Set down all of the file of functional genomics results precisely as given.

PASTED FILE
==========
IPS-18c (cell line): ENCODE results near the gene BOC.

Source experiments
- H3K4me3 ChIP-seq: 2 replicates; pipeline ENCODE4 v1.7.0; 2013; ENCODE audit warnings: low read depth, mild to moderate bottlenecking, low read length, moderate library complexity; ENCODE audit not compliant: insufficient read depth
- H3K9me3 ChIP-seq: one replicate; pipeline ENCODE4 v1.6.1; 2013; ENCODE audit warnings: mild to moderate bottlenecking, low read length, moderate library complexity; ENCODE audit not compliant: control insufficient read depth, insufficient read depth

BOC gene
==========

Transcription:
IPS-18c (cell line): ENCODE results near the gene BOC.

Source experiments
- H3K4me3 ChIP-seq: 2 replicates; pipeline ENCODE4 v1.7.0; 2013; ENCODE audit warnings: low read depth, mild to moderate bottlenecking, low read length, moderate library complexity; ENCODE audit not compliant: insufficient read depth
- H3K9me3 ChIP-seq: one replicate; pipeline ENCODE4 v1.6.1; 2013; ENCODE audit warnings: mild to moderate bottlenecking, low read length, moderate library complexity; ENCODE audit not compliant: control insufficient read depth, insufficient read depth

BOC gene